• Guy Montag||

    I walked to the other end of the reception counter where a desk phone sat, got a dial tone and dialed one of the clinic's other numbers. The soldier answered the phone at her end of the counter and I made my appointment.

    OT: Almost the same thing happened to me many years ago with a speeding ticket in Maryville, TN. I walked into the court house, stood in line for the clerk, presented the ticket with my open check book and asked how much it would be for that ticket. The clerk told me I needed to call in to find out, then come back there to pay it!

    I finally talked her into "pretending" that I was calling in. Might have been something about pretending that it was $10 instead of the unconcionable amount that they wanted.

  • ||

    "I can think of only one thing that government does well: killing people."

    Cutting checks, too.

    DA, I guess we're just going to have to live with the fact that we disagree.

    "Again, and Mr. Bailey hints at this, *nothing* about this was privatization. The Government might have handed off the day-to-day"

    In other words, there was privatization. You and Gil can play the "one drop" card all you like, the government took a chunk of work that used to be done by government employees, and paid a private party to do it instead. That is the dictionary definition of privatization.

    Number 6, " A system without accountability to the person receiving care (and not just in a file a complaint with the bureaucracy kind of way) will always end up serving someone other than the recipient." Is that what you see happening on the news every night with this episode - a lack of accountability and complaints going nowhere?

    "That's the risk you'll run, putting the government in charge of health care." That's why I don't want to put the government in charge of health care, like the Brits did.

  • ||

    Matt,
    I am actually very happy with my health care.

  • Dan T.||

    Mr Bailey writes:

    ...at the end of the day, no real accountability from the people who run the joint.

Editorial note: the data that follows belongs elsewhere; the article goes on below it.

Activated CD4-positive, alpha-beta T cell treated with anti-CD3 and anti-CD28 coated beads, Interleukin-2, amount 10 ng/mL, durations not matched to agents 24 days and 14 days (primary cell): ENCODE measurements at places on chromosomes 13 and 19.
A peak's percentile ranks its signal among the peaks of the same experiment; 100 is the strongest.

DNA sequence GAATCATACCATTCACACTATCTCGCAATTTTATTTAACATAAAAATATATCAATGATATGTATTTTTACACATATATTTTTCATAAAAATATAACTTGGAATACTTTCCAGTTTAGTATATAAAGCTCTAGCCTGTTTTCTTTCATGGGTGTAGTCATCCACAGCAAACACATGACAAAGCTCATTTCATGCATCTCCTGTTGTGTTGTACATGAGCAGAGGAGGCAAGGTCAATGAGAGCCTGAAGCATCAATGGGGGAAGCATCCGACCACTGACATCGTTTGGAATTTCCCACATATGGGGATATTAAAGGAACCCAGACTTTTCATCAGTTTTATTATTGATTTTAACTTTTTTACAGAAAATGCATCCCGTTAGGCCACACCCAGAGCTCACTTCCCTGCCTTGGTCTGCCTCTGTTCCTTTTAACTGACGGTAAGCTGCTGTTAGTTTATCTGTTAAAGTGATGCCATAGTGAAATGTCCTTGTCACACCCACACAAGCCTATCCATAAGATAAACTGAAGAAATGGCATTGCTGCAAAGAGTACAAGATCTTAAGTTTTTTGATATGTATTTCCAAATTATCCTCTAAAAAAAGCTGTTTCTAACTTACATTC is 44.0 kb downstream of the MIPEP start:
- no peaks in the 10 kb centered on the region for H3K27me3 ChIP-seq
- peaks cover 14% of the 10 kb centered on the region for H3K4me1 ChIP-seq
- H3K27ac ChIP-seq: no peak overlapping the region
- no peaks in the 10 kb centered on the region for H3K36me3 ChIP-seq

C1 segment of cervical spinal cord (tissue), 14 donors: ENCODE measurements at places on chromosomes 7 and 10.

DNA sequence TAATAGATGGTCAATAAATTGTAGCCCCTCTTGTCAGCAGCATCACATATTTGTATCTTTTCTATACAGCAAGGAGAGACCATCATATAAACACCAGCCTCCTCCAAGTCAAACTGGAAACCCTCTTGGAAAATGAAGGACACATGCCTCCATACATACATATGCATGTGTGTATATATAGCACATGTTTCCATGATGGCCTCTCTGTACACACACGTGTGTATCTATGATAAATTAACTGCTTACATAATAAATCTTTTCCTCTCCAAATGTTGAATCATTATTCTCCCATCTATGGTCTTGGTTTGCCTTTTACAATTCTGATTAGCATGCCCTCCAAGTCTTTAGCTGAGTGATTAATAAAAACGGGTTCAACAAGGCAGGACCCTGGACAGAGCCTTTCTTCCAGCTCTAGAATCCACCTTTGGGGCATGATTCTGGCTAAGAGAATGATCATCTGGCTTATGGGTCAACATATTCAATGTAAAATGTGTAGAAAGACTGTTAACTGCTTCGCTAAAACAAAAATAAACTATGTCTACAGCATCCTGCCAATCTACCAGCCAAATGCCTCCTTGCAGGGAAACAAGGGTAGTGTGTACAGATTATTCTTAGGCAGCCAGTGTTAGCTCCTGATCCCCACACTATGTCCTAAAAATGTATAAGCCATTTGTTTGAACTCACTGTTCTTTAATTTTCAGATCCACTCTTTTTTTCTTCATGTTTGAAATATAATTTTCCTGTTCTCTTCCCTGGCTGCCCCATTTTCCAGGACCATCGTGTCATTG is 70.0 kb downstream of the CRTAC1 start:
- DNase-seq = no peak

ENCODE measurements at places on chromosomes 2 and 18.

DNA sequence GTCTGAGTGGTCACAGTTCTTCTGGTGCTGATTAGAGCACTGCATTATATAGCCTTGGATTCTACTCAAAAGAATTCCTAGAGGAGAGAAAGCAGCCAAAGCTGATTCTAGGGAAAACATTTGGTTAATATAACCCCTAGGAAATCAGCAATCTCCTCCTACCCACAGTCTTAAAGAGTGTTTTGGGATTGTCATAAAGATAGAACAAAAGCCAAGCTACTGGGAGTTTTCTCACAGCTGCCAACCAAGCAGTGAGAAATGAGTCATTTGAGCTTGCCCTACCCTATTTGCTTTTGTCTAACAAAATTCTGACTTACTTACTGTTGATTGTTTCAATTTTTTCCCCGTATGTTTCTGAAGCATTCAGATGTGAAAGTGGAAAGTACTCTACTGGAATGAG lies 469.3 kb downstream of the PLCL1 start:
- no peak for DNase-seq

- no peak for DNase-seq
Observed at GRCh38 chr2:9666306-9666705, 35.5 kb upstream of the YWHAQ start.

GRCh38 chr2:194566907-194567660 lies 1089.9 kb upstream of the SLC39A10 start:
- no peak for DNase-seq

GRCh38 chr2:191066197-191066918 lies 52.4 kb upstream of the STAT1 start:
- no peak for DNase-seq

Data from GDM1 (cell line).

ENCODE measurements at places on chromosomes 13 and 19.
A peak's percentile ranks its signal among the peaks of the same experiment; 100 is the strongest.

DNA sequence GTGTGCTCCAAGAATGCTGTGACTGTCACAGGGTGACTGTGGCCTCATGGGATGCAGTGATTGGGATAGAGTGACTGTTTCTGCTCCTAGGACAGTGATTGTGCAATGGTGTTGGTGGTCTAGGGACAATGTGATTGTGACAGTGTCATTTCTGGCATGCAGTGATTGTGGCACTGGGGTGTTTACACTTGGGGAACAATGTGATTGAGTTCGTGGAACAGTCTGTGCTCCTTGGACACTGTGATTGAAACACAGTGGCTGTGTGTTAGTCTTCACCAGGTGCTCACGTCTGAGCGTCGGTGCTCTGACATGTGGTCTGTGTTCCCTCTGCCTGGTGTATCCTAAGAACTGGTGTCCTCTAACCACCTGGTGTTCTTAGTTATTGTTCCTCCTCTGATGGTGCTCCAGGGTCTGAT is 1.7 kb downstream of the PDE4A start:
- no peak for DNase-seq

That's wrong. Several high-ranking Army officials lost their jobs over the problems at Walter Reed.

  • ||

    Actually, VA patients and Medicare patients report much higher levels of satisfaction with their health care and insurance than the public at large.

  • ||

    Just a note: Walter Reed is an Army hospital. It is not, in any way shape or form, affiliated with the VA system.

    Conflating the two should be avoided, since it's akin to claiming what Catholics say is somehow binding on Protestants.

    Walter Reed and the VA system should be evaluated seperately, as they are completely seperate institutions -- from management to funding.

  • ||

    I want socialized health insurance and privatre medical care. Single Payer. Medicare for All.

    One size fits all . . . really means one size fits no one.

    Medicare for all is a disaster waiting to happen.

  • ||

    With all this back and forth of privatized va socialized, and the fact that under the definition up there (and in my own view) the health care system is already socialized, I was curious what the thoughts were on Sen. Wyden of Oregon's proposal to end the employer taxbreak for health care and direct the cash toward individuals. Doesn't sound perfect to me, but quite a bit better than the current system.

    Slate had an article on it a few days ago:
    http://www.slate.com/id/2160834/

  • Dan T.||

    "You Wonder What Universal Government Health Care Might Look Like...."

    We really don't have to wonder about what it would be like - there are plenty of countries that do have it and many of them have healthier populations than the United States does.

  • ||

    "They can go elsewhere if they don't like how they're being treated."

    Yep, never mind the open wound or compound fracture. I don't think people use medical facilities often enough for their complaints to have much impact- "I'll never come back here... if I ever need to... and live in the area" -staff "yeah, whatever".

  • ||

    Is that what you see happening on the news every night with this episode - a lack of accountability and complaints going nowhere?
    I see Congressional hearings and people getting fired. I don't see the sort of systemic change that might prevent this sort of thing in the future. Ask yourself if what we're seeing now would have happened if the WP hadn't splashed the story across the front page.

    BTW-Don't take this as being directly related to single-payer care. While I'm deeply suspicious of that model, I haven't completely made up my mind about it. Eris knows that what we have now is an unmitigated clusterfuck. But I'm simply talking about this particular incident.